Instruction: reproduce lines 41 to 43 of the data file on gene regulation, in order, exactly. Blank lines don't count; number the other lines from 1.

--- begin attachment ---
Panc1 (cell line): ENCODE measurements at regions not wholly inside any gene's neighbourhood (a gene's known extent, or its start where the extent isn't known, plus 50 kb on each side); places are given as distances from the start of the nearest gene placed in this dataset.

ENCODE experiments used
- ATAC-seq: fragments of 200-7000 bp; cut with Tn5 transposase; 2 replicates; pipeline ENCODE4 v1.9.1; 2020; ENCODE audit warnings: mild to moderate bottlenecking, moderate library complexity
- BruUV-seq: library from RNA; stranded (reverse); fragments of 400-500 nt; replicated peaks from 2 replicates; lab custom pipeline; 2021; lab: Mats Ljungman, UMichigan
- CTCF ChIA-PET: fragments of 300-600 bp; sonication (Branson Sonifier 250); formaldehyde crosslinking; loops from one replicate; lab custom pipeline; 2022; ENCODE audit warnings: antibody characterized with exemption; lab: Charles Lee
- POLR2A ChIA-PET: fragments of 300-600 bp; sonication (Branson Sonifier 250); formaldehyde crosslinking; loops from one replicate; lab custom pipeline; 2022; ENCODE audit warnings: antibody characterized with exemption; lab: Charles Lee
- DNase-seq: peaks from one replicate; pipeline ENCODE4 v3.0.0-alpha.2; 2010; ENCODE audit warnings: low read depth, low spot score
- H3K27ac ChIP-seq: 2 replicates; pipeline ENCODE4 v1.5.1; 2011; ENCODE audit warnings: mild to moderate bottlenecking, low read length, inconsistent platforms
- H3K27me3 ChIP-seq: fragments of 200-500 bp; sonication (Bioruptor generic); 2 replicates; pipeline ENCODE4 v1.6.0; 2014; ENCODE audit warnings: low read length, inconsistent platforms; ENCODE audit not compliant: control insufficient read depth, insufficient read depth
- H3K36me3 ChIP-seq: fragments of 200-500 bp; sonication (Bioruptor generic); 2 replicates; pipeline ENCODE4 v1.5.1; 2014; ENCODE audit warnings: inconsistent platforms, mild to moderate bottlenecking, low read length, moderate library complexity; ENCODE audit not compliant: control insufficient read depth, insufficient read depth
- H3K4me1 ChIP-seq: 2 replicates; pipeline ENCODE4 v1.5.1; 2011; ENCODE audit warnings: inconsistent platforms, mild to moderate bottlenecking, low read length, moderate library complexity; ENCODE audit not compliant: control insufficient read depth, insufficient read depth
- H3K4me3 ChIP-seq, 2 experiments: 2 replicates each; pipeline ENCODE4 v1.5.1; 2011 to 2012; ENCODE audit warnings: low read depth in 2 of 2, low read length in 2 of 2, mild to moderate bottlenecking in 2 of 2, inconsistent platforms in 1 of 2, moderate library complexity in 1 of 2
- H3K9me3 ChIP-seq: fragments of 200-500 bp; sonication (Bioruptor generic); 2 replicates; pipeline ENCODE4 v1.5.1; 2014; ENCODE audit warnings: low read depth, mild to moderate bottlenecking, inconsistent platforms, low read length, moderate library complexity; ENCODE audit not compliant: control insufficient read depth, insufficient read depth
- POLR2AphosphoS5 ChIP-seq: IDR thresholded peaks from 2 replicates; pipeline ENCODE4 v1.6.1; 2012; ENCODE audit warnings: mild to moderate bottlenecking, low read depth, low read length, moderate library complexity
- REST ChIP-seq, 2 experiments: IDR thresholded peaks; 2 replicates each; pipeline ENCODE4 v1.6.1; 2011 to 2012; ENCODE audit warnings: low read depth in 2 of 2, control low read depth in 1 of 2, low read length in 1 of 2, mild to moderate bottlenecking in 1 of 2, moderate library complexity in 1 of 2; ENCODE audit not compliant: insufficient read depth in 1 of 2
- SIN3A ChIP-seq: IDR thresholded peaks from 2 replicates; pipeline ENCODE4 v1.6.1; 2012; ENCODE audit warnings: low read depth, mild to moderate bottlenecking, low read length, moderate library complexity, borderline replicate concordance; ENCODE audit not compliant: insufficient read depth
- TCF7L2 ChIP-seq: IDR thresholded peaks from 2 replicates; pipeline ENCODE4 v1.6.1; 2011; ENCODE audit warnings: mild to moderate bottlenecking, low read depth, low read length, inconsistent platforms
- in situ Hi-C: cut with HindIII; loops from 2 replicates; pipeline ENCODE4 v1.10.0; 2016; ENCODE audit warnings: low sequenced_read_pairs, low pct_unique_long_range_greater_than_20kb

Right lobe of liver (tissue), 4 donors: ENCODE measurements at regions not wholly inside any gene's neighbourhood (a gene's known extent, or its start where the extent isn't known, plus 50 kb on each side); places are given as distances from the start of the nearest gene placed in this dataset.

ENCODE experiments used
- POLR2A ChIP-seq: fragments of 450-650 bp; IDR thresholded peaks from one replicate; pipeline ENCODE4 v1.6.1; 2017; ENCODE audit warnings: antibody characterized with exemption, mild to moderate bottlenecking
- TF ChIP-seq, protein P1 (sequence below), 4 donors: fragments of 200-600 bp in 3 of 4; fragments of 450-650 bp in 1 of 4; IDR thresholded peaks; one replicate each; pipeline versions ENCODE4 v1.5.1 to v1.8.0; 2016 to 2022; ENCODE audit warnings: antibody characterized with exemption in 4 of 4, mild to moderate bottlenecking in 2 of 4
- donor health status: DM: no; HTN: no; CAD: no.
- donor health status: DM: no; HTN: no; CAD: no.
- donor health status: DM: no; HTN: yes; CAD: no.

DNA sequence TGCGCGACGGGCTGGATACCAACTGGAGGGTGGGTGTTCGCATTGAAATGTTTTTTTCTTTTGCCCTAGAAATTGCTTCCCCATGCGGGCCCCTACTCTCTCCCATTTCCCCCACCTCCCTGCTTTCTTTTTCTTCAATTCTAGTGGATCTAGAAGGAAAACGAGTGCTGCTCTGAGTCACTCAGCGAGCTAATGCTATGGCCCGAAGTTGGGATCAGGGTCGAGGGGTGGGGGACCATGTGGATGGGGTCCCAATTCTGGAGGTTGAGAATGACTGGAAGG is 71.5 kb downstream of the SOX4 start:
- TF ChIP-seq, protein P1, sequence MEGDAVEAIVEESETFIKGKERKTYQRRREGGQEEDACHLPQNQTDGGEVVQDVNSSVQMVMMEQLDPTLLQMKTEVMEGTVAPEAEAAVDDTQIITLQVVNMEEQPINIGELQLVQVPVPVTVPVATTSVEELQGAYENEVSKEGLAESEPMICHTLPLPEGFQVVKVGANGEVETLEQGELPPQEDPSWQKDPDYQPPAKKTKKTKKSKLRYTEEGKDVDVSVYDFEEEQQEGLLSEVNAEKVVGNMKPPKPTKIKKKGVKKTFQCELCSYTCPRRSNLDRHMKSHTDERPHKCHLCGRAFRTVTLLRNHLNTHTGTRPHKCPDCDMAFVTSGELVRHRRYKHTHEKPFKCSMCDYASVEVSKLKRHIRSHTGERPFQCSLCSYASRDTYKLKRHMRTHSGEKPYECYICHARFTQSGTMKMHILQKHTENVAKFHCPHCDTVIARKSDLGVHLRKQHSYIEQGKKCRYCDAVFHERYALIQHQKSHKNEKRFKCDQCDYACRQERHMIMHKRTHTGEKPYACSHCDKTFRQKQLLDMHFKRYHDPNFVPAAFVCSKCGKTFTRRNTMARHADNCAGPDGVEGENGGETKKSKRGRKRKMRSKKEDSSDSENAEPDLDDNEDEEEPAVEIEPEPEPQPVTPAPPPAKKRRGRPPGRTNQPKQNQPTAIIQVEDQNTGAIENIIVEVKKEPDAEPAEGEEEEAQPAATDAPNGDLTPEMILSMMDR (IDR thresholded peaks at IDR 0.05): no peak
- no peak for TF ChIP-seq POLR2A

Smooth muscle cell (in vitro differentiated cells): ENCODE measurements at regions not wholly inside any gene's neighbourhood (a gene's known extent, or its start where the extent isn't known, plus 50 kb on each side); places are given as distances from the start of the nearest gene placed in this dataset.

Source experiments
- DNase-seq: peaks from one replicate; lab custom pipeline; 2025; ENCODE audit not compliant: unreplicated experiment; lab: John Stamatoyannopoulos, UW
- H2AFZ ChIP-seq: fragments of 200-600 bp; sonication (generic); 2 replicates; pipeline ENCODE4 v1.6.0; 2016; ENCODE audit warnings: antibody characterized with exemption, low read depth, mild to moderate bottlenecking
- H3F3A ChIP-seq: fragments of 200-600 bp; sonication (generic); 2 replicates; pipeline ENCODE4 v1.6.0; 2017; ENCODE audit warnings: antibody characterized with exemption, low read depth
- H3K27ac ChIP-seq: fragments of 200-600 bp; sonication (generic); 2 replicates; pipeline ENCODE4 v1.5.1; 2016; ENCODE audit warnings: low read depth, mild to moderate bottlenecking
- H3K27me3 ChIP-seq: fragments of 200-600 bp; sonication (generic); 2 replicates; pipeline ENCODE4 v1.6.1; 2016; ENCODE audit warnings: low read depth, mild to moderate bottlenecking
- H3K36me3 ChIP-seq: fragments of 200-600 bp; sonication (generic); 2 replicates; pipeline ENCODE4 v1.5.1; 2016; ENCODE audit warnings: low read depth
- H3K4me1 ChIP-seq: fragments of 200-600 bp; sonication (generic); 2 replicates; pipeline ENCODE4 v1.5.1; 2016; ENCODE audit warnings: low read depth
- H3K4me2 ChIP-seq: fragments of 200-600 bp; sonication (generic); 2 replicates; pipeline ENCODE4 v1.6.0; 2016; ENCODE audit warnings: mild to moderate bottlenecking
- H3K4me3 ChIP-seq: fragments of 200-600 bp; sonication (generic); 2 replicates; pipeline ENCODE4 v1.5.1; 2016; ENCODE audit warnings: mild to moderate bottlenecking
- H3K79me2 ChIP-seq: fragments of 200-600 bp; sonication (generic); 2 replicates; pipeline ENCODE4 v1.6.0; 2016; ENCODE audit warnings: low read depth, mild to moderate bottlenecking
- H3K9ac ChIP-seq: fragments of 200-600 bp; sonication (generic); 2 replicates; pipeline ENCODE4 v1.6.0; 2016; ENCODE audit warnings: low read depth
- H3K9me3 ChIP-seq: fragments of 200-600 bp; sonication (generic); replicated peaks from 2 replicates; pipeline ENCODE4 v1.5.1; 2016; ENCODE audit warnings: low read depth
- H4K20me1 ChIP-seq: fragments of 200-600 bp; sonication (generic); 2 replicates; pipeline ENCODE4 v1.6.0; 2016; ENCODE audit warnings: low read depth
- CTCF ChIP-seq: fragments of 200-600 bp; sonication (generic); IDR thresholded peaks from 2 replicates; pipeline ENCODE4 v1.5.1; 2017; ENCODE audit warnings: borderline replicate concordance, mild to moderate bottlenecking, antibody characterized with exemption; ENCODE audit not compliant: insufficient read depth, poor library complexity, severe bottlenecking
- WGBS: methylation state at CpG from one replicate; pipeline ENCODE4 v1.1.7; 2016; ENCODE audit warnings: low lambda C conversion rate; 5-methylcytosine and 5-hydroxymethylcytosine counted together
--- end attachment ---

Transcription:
- H3K9ac ChIP-seq: fragments of 200-600 bp; sonication (generic); 2 replicates; pipeline ENCODE4 v1.6.0; 2016; ENCODE audit warnings: low read depth
- H3K9me3 ChIP-seq: fragments of 200-600 bp; sonication (generic); replicated peaks from 2 replicates; pipeline ENCODE4 v1.5.1; 2016; ENCODE audit warnings: low read depth
- H4K20me1 ChIP-seq: fragments of 200-600 bp; sonication (generic); 2 replicates; pipeline ENCODE4 v1.6.0; 2016; ENCODE audit warnings: low read depth